British Foreign Secretary Philip Hammond said on Sunday that the European Union will “lurch very much in the wrong direction” if Britain votes to leave the EU.
Hammond predicted that negotiations with other European leaders to maintain a reform deal for the bloc “would go to the wire” at a European Council summit on Thursday and Friday.
British Prime Minister David Cameron is in pursuit of forcing changes in four main areas, the most accentuated being limiting access to welfare benefits for EU migrants for their first four years in the UK.
“The text on the table recognises there can be a period of four years in which people are treated different. That is a major breakthrough in challenging one of the sacred cows of EU ideology.” said Hammond.
“There isn’t a deal yet, we have to make progress, there are blanks in the text.” and he added, “I don’t think that’s going to get resolved before Thursday. We’ve got a negotiation that will run through this week and I have no doubt that will go right to the wire.”
Hammond accepted that Britain might get “slightly less than they expect” in some areas, but emphasised that if British people are to vote to remain within the EU, European leaders should understand that Britain has to have a robust deal.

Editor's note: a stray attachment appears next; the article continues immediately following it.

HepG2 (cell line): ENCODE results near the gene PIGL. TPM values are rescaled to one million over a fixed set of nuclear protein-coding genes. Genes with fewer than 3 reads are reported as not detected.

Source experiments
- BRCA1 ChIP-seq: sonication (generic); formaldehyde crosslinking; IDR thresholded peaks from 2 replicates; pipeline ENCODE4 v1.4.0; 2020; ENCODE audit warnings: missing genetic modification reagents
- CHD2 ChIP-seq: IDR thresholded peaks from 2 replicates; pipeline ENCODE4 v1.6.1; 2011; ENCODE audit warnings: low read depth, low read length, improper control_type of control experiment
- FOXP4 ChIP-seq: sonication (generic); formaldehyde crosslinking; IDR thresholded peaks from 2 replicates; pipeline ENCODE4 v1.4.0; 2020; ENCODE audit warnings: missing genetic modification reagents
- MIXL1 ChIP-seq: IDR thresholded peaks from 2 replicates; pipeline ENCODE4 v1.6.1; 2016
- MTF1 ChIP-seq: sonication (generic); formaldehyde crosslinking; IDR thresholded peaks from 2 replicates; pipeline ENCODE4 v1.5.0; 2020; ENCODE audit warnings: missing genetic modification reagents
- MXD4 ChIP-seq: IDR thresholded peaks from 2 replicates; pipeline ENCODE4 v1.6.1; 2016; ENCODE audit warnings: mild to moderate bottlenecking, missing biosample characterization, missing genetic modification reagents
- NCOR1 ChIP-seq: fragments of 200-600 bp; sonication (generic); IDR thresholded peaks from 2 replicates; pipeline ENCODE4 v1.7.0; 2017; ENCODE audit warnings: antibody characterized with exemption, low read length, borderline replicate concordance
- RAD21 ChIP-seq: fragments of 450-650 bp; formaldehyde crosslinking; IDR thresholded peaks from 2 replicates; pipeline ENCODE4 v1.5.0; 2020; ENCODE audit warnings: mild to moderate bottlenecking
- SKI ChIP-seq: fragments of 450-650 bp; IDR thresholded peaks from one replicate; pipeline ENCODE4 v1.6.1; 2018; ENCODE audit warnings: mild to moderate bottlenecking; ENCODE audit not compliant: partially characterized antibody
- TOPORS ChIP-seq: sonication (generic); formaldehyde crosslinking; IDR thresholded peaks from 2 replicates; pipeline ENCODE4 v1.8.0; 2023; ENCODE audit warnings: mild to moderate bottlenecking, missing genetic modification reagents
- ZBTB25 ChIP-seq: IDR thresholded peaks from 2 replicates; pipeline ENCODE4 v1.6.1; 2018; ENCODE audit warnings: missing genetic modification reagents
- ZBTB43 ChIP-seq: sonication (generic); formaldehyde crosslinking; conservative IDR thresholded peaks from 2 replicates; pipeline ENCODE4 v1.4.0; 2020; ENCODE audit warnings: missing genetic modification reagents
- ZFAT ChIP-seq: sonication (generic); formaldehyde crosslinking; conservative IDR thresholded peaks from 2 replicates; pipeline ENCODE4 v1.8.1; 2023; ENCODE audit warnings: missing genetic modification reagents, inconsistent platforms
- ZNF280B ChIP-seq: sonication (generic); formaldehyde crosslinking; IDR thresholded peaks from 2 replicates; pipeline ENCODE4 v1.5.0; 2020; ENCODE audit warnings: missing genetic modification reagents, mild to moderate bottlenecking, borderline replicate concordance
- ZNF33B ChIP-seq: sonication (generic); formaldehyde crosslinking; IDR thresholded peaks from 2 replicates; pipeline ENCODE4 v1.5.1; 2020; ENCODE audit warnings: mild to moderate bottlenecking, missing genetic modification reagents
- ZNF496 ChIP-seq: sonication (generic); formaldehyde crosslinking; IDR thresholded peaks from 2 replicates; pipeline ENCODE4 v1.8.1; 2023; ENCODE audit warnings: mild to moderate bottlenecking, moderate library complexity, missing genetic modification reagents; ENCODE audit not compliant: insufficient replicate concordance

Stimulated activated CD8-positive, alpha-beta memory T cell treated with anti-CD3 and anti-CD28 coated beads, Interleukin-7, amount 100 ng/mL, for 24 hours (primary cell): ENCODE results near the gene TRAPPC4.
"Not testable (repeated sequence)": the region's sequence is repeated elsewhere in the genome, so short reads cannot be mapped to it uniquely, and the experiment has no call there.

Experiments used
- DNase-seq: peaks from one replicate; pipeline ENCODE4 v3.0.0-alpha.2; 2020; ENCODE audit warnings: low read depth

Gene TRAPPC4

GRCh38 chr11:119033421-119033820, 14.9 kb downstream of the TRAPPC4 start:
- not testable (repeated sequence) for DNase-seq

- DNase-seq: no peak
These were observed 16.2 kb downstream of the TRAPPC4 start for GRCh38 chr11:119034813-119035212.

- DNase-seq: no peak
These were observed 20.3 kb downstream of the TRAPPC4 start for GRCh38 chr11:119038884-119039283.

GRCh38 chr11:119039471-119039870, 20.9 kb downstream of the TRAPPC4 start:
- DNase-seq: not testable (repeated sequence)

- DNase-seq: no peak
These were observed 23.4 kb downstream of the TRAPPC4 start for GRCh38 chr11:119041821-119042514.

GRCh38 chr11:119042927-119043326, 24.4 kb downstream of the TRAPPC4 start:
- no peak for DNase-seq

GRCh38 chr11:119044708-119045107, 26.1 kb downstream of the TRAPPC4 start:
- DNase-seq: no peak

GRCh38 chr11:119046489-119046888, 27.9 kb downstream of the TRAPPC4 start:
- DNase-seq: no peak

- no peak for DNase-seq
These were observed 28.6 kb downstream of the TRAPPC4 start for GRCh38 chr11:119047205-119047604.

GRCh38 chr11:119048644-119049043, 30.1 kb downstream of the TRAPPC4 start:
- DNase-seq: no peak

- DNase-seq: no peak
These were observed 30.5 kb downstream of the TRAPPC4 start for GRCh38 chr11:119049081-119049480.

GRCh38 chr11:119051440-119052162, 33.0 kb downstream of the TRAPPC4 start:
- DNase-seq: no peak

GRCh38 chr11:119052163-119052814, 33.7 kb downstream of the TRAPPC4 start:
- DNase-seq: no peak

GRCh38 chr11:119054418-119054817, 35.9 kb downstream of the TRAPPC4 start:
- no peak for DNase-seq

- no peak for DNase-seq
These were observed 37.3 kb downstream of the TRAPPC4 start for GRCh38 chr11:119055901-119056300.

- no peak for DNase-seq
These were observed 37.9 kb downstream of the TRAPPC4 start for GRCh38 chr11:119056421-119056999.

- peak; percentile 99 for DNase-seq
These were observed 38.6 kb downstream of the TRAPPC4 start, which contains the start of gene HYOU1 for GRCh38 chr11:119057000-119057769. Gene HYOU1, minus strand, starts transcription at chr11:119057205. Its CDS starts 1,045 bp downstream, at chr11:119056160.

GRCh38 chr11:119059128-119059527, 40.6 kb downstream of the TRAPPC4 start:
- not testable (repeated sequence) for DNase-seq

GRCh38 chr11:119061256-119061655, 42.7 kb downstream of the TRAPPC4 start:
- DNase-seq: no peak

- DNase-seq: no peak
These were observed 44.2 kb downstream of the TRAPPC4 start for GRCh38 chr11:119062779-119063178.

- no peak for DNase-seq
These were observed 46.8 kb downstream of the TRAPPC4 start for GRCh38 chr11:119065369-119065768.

Hammond said that Britain would not necessarily push for a treaty change in the reforms, saying it was not essential to give them binding force, and that would cause the referendum date to be pushed back if they were not happy with the proposals.
He also suggested that if Britain did eventually vote to leave, it could bring about crisis for remaining members of the EU, and lead to other break-up negotiations.
“I fear that without Britain, Europe would lurch very much in the wrong direction.” he said.
“There’s real fear in Europe that if Britain leaves, the contagion would spread.” he added.
“Countries remaining in the EU will be looking over their shoulder at the people in their own country going ‘if the Brits can do it why can’t we?’ and they will not have an interest in demonstrating that we can succeed outside the EU.”
According to a poll conducted by The Independent on Sunday, as a result of his renegotiations, Cameron’s approval rating has fallen. Only 31 percent of those polled by ComRes look on Cameron favourably, his rating has dropped seven points in the last three months.